Wednesday, March 23, 2016

ONE AND DONE: THE WACKY WORLD OF ONE HIT WONDERS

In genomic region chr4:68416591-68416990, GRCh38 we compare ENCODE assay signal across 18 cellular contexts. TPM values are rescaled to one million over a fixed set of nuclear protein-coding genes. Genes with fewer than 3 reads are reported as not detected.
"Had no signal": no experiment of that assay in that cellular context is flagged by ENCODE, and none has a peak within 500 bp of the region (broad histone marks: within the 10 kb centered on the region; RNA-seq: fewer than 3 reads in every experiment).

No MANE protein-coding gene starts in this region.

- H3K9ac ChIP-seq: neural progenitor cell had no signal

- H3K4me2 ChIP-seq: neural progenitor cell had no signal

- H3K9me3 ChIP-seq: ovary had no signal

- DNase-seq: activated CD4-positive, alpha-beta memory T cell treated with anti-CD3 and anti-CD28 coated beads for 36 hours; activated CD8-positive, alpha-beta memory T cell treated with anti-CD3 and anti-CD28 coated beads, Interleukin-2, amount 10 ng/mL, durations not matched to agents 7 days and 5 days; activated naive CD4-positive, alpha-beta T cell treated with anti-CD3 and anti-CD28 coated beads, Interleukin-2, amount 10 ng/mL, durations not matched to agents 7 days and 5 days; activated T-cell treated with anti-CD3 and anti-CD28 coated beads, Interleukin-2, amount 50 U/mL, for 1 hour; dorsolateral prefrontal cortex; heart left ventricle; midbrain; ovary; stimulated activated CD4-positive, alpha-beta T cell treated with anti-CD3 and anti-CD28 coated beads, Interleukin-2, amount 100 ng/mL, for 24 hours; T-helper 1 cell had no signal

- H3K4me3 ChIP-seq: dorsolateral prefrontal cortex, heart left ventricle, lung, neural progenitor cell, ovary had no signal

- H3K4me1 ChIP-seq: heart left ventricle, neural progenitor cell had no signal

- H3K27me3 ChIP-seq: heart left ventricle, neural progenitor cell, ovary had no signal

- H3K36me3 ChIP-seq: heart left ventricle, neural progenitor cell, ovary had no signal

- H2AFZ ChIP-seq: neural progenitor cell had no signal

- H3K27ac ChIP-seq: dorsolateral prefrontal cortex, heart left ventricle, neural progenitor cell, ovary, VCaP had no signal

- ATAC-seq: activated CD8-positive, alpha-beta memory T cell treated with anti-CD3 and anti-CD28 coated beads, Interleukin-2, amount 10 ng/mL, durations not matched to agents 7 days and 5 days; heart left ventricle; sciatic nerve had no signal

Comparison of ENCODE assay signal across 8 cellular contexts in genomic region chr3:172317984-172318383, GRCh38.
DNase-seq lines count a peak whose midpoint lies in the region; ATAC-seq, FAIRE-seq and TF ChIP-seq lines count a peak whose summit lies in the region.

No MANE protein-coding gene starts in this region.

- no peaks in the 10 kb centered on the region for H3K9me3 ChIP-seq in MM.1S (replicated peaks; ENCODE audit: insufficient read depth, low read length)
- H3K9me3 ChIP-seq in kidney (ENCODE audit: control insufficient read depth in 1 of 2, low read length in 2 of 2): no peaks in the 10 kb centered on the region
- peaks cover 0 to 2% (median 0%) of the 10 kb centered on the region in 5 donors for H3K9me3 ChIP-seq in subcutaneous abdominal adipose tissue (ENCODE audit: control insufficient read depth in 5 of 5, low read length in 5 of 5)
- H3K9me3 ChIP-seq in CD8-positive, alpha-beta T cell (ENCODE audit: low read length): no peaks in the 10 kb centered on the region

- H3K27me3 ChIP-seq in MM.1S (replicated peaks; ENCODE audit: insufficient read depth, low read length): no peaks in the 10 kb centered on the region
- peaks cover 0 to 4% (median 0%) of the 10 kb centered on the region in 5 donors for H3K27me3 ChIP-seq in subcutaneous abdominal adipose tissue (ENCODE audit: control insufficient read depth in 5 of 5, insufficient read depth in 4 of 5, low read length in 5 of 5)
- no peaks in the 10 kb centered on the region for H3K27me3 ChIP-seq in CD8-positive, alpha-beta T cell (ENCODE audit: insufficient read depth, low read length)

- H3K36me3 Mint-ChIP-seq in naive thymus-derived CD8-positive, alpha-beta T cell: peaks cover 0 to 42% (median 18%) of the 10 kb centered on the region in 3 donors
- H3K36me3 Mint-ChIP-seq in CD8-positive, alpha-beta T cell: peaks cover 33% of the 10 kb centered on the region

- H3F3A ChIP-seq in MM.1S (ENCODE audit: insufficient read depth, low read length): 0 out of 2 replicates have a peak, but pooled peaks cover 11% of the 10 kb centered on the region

Walk up to me on the street and ask me who had a top 20 hit with the song "Hot Smoke and Sassafras" and I’ll immediately spit out the name The Bubble Puppy. Try to stump me with "In the Year 2525".  Not a chance, Zager and Evans had a number one hit in 1969 with their apocalyptic tale of future doom and gloom. I don’t even have to think about it really, this information is stored forever in my brain, as if someone had plugged a 4 gigabyte memory stick of songs into my temple when I was a teenager. It could lead you to believe that if a giant bag of Cheese Doodles spilled open in front of us I could tell you how many were lying on the floor without having to count. Unfortunately, I don't possess that talent, nor am I an excellent driver, just for the record. I do seem to have a Rain Man-ish ability to remember songs, especially songs of the obscure one hit wonder variety. It’s easy for most people to remember hit songs by the iconic groups of that era, The Beatles, Kinks, Stones, and The Doors. All those bands went on to great success and multiple hits. Zager and Evans on the other hand most likely ended up headlining The Tiki Lounge in the Passaic New Jersey Holiday Inn by the time the 70’s ended. It would have been nice to be able to apply this savant like memory to some kind of academic success, but that wasn’t the case. For this reason, I am now using the brand spanking new updated Microsoft Word 2016 to write these blogs. Sure I can tell you in a second that it was The Electric Prunes who had a top 20 hit with the song "I Had Too Much to Dream Last Night" in 1966, but try to remember that singular subject needs singular possessive adjective.?. ugh!!. With all apologies to my favorite teacher and grammar guru Mrs. Marjorie Dempsey, sorry but that makes my head hurt. Tiki Lounge notwithstanding, In the Year 2525 is actually a very good song, combining some elements of the indie Tex Mex band Calexico, with Arthur Lee and Love's signature album Forever Changes. So why did this duo fizzle out after just one hit. Could be that their next release, a song called "Mr. Turnkey",  which tells the tale of a rapist who nails his own wrist to the jail wall as punishment for his crime (now there’s a cheerful little ditty) was not exactly the best career choice.